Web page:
The land above the village was crisscrossed by several stone-walled roadways, which I followed to the highest point of the island to get to St Columba's Church.



St Columba's Church
The oddest thing on the island is a giant sandhill. Atop it lies several ruined beehive cells, and at its base is a burial ground dedicated to St Columba. The beehives are marked on the 19th century map as Thurrows, a name for beehive cells not used in Scotland. Another name used for these cells in Ireland is Torthaigh, which shows up on the map of Inishglora and translates as Tower House.


After wandering around the island for another hour I returned to the village, taking advantage of the early morning light to get some more photos.






With 15 minutes left I found a place to sit above the beach. This was the time on an island visit that I usually crack open a beer, but it was a little early for that - even for me.


I could have spent all day here, but we had to be moving on. A gale was brewing. It would arrive in a few days, so we needed to make it at least as far as the Aran Islands (100 miles) by the end of the day. The good news was that the sun was shining, and along the way we'd pay a visit to Inishbofin, the island of the white cow.

For more on Inishkea see this Irish Islands page.

Saturday, November 2, 2019

Islay to Cork - Day 12 - Inishglora - An Asterisked Island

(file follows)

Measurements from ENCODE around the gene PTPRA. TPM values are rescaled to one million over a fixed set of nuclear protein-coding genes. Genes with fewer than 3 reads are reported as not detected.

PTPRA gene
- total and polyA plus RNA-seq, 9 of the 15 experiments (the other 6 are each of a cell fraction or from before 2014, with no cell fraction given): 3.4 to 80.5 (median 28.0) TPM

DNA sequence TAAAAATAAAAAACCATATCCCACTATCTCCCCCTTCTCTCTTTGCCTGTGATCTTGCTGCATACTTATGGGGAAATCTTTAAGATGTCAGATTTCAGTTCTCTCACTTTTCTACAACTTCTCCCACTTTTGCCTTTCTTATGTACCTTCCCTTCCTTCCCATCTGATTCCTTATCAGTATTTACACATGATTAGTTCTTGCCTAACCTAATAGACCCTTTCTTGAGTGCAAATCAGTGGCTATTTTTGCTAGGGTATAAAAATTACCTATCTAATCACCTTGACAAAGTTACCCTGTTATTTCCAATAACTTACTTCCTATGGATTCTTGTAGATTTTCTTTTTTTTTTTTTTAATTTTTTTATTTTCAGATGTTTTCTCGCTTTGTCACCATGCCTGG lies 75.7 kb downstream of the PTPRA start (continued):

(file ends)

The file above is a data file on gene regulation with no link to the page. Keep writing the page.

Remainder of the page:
In 1988 I bought an atlas of Ireland. I was planning a trip where my wife and I were going to drive from Dublin, down along the south coast, and up into Kerry. Looking at the atlas one night I noticed a bunch of small islands off the west coast of Ireland marked with asterisks. The following example shows four of those asterisked islands.


I learned that the asterisks indicated sites of early Christian monastic ruins. I made a note of all these islands, and spent several years reading about them. The super-nova of all these sites was Skellig Mhicheal, which would become famous 30 years later in the Star Wars movies. I was fortune to visit Skellig in 1991: a visit described in these posts.

Skellig Michael
Aside from Skellig, the rest of those asterisked isles remained elusive. Among them Inishmurray, Inishglora, Caher Island, High Island, Illauntannaig, Inishkea North, Inishkea South, Inishtookert, and Saint MacDara's Island. The weather on several visits to Ireland prevented me from getting to one of the stars in this galaxy of monastic isles: Inishmurry. None of these other asterisked islands had commercial day trips, so my chances of getting to them seemed remote. And so when Northern Lights advertised a cruise down the west coast of Ireland I immediately signed on. I knew conditions would determine where we could land, but I hoped that we'd be able to see a few of those asterisked isles. 

* * *

After exploring Tory Island on September 16 (see the last post), Hjalmar Bjorge motored 25 miles southwest to find a calm anchorage in Rossilion Bay, on the south side of Aranmore Island. The next morning we set a course to the south, and when Mark asked for an idea as where to land, I had no lack of suggestions: the main one was Inishglora; one of those asterisked islands I'd learned about 30 years ago.

The weather was amazing, and in short order we were dropping anchor a hundred yards south of Inishglora: several of its monastic ruins visible from the sea. The name Inisglora translates as the isle of purity - said to come from the belief that bodies left on the island never decompose.